Dr. Wilfried Gabriel Annual Report

As expected, the period of the six month from April 2000 until September 2000 was too short to solve all the problems outlined in the sabbatical proposal. I concentrated on developing a theoretical framework to study reversible plastic responses with the concept of environmental tolerance that describes the change of fitness of an individual depending on an abiotic or biotic environmental state (like temperature or intensity of predation). The mode of the tolerance curve and the breadth of adaptation are both treated as complex quantitative traits. Its genetic and plastic components can be calculated by maximizing the long term geometric mean fitness. Important parameters are the time span needed to perform the plastic response, the time span for which a plastic response is advantageous, and the coefficient of variation of the environmental state.

Because of an unexpected scaling of the relative fitness (plastic to non-plastic) I was able to find and to prove analytical solutions for most cases I studied in detail. As reference point I always calculated optimal trait values and resulting fitness for non-plastic genotypes. Then I looked for the advantage of reversible plasticity in the mode and/or the breadth of adaptation depending on the model parameters for two extreme cases. First, I assumed complete information, that means that the organism has a perfectly reliable cue. Second, I assumed very incomplete information, that means a cue is used to perform a reversible plastic response but the actual optimal response remains unknown so that the cue induces always the same plastic response shaped be the long term environmental variation.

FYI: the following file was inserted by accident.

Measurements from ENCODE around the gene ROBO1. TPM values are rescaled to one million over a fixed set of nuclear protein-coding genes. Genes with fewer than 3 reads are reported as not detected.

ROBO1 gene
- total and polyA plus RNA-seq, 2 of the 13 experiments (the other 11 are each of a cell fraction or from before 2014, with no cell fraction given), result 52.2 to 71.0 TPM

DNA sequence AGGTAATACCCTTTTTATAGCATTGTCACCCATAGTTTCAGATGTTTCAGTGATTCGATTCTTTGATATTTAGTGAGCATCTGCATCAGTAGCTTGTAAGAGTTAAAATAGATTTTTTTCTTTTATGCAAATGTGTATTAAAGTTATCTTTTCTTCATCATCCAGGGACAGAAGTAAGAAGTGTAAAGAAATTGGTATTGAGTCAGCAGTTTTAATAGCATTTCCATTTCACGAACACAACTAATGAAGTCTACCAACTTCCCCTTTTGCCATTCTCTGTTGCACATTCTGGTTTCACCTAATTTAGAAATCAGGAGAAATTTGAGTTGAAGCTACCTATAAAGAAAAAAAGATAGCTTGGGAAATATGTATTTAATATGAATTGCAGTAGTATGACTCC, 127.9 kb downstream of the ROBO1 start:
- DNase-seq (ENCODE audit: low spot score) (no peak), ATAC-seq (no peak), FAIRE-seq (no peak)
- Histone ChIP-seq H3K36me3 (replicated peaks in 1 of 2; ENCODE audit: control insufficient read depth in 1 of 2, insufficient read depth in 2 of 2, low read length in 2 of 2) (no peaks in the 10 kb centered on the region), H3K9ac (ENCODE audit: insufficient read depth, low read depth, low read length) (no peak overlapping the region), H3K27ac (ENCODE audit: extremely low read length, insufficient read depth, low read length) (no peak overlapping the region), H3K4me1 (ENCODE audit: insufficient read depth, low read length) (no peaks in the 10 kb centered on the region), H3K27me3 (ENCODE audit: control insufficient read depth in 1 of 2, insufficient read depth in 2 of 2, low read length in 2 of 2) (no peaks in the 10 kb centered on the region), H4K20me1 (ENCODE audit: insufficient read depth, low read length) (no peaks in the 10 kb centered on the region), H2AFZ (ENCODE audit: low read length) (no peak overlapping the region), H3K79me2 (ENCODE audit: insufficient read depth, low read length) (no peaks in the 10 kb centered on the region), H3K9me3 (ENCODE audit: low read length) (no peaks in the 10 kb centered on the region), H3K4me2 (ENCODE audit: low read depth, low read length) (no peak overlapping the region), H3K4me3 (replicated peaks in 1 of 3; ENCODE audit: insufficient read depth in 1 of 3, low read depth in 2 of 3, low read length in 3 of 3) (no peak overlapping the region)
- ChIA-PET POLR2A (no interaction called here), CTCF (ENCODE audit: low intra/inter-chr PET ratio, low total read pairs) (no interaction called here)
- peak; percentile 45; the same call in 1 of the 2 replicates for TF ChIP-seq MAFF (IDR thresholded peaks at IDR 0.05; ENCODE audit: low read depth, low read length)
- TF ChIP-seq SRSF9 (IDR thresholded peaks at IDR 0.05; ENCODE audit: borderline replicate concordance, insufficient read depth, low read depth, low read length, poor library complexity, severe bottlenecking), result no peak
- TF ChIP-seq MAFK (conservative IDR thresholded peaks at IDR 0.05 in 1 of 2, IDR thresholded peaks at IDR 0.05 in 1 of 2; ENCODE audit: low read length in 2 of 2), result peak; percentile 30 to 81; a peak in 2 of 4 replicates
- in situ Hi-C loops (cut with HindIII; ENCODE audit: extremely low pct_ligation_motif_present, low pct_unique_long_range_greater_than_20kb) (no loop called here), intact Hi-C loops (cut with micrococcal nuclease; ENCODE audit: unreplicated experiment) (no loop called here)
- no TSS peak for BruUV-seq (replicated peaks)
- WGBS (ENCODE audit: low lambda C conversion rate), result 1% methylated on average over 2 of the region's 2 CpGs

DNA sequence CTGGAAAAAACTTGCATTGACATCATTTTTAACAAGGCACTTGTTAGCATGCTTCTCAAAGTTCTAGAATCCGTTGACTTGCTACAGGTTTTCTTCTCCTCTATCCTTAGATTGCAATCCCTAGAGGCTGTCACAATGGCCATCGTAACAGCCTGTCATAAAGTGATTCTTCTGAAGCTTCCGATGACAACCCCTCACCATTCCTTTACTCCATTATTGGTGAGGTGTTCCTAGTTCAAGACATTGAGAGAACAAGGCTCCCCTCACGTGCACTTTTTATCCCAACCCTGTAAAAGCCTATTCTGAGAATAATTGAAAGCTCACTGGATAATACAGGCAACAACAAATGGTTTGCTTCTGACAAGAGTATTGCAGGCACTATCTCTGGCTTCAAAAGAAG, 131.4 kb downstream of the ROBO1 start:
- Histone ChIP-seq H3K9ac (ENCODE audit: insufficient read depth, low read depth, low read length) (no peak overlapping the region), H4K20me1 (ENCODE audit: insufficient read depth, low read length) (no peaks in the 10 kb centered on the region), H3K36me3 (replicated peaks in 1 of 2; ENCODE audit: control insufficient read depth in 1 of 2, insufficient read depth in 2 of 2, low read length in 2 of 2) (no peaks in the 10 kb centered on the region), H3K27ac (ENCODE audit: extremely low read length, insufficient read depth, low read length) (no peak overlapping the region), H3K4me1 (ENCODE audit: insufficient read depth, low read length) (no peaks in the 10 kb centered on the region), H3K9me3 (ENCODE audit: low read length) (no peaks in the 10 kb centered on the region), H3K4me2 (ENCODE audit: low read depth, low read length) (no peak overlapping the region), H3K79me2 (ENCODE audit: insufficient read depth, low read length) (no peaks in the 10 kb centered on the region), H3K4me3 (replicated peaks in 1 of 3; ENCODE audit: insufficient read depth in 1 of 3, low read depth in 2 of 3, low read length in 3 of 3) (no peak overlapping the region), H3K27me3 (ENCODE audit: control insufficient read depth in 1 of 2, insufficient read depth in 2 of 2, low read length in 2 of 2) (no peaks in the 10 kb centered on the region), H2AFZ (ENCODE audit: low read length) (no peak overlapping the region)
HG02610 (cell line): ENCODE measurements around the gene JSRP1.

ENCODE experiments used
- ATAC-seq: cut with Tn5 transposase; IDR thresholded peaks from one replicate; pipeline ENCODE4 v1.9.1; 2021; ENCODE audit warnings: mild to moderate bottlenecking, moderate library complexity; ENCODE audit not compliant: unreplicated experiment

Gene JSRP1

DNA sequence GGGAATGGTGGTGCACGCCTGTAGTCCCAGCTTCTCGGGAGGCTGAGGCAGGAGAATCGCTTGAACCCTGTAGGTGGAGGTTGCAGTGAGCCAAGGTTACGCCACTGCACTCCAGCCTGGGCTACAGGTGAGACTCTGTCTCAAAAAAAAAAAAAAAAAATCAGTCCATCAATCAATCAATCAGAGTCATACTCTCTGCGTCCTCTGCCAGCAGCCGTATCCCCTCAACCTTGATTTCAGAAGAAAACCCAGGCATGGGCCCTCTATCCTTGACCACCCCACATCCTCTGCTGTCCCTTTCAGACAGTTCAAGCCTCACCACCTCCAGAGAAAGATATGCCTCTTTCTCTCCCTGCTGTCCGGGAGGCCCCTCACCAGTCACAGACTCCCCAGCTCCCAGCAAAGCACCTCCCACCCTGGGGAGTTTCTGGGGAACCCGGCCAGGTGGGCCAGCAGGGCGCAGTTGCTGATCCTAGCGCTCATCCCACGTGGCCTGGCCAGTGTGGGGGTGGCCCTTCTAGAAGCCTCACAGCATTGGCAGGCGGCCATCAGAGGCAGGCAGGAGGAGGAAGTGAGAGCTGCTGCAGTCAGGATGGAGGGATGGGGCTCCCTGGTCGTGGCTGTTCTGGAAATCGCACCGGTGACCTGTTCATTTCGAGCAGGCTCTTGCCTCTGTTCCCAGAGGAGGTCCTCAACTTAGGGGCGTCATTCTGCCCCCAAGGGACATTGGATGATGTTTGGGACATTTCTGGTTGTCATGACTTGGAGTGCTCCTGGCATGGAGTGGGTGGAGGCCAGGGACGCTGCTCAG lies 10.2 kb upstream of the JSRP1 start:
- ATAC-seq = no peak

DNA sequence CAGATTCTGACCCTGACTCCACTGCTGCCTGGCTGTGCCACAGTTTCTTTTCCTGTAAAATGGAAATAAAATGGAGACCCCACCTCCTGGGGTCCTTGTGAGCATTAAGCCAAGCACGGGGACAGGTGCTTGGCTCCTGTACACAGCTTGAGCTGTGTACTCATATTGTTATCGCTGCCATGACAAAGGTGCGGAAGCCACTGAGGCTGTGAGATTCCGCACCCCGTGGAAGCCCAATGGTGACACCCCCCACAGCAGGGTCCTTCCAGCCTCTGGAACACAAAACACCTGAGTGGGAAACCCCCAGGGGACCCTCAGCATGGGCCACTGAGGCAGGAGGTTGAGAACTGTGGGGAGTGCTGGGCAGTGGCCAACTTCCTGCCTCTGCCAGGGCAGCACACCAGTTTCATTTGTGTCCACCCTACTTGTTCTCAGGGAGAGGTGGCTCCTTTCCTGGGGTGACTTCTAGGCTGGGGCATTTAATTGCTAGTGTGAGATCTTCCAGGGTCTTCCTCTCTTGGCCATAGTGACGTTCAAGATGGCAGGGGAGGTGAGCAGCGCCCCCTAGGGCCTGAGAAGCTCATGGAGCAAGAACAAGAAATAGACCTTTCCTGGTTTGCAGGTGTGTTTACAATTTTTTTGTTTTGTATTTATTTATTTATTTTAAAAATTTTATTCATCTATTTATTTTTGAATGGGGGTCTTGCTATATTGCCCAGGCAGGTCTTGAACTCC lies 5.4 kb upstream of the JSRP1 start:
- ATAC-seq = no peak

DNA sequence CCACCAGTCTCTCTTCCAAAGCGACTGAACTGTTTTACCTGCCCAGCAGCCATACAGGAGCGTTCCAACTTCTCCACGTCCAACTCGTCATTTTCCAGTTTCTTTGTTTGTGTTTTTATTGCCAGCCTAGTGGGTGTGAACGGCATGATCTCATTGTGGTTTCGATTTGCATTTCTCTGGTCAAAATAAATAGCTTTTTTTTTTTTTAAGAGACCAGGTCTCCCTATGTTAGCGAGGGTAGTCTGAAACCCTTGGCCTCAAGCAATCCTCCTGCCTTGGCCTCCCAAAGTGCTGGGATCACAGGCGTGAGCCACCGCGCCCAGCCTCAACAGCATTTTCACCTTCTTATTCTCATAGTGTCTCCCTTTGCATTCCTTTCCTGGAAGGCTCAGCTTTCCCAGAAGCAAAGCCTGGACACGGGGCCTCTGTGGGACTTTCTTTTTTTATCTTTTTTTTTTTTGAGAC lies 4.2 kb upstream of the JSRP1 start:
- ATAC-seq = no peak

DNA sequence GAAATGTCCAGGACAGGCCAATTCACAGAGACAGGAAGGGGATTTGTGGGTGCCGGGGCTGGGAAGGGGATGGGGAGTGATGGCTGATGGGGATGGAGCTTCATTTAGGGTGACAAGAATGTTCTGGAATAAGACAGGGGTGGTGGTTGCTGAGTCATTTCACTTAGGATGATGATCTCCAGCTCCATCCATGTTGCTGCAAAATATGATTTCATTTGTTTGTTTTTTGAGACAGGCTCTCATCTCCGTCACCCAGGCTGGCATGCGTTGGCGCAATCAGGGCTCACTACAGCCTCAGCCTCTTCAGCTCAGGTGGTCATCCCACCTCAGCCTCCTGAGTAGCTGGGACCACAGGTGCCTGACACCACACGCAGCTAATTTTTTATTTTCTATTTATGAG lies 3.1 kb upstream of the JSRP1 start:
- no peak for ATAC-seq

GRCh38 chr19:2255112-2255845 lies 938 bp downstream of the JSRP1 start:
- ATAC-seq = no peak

The mathematical description of the theory is almost complete. I discussed already some of the unexpected results with other resident scientists. A working group in April 2001 will elaborate in depth the ecological consequences of this theory, prepare its publication, and discuss and coordinate further lines of experimental and theoretical research on phenotypic plasticity and inducible defenses.

I was very much impressed by the variety and the high standard of working groups and research performed by postdocs and other center fellows. My work was inspired by the exciting atmosphere at NCEAS and I had many very valuable interactions with participants of working groups and resident scientists. I wish that also in Europe such highly efficient and influential ecological research could be established.